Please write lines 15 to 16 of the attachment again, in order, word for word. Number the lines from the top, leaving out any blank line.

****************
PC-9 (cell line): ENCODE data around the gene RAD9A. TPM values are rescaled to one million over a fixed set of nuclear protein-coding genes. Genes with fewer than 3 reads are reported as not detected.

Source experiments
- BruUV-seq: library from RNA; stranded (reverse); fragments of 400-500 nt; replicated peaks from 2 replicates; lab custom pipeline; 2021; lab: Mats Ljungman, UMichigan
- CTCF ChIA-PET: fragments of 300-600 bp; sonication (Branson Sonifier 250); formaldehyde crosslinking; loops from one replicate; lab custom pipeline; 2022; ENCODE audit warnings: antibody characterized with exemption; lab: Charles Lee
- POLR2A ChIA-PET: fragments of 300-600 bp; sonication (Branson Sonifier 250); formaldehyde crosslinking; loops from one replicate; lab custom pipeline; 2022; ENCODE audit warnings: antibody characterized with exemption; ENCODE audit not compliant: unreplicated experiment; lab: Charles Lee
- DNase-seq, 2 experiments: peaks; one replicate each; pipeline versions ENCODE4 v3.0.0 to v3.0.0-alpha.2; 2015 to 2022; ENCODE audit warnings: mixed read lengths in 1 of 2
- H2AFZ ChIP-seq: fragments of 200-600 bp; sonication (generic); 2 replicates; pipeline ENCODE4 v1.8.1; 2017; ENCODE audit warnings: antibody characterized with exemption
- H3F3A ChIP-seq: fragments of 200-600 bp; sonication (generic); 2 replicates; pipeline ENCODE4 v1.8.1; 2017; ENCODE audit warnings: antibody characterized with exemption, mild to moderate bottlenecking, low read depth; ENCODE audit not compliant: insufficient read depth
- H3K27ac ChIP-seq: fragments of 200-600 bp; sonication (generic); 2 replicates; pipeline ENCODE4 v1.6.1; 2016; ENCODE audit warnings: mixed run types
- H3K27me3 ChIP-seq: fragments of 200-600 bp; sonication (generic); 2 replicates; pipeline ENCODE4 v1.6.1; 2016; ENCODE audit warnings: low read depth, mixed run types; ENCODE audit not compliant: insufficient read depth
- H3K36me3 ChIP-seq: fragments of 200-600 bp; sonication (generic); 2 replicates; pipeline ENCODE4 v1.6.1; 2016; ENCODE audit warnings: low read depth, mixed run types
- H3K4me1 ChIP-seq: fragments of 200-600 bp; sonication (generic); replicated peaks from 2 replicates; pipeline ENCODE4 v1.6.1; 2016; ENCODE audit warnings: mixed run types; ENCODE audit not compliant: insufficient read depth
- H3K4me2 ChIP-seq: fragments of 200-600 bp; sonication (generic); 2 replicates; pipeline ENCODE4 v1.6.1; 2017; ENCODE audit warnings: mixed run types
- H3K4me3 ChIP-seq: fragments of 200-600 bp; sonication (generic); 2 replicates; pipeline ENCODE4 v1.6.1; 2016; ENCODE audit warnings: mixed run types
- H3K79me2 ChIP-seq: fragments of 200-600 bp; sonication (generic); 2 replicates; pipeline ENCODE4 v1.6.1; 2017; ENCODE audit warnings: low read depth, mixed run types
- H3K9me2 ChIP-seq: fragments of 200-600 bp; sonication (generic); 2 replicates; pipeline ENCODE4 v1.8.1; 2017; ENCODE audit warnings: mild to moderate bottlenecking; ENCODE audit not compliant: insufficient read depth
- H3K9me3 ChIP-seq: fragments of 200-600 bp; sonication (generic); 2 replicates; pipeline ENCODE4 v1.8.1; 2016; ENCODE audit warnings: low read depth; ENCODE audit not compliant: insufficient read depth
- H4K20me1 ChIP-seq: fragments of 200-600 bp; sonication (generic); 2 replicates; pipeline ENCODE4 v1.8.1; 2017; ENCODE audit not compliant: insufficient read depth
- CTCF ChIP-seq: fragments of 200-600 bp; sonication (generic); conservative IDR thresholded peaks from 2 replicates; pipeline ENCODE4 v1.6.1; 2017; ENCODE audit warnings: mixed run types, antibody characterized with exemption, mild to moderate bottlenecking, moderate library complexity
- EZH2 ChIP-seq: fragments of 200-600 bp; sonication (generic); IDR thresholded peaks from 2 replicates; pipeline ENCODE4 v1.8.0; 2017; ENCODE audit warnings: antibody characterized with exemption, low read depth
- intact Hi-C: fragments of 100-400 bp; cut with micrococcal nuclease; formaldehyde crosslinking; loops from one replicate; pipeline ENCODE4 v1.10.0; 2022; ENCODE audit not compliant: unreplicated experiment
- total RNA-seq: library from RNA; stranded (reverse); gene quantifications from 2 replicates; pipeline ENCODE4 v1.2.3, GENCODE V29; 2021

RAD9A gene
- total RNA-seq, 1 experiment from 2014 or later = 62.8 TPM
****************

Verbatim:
- H3K79me2 ChIP-seq: fragments of 200-600 bp; sonication (generic); 2 replicates; pipeline ENCODE4 v1.6.1; 2017; ENCODE audit warnings: low read depth, mixed run types
- H3K9me2 ChIP-seq: fragments of 200-600 bp; sonication (generic); 2 replicates; pipeline ENCODE4 v1.8.1; 2017; ENCODE audit warnings: mild to moderate bottlenecking; ENCODE audit not compliant: insufficient read depth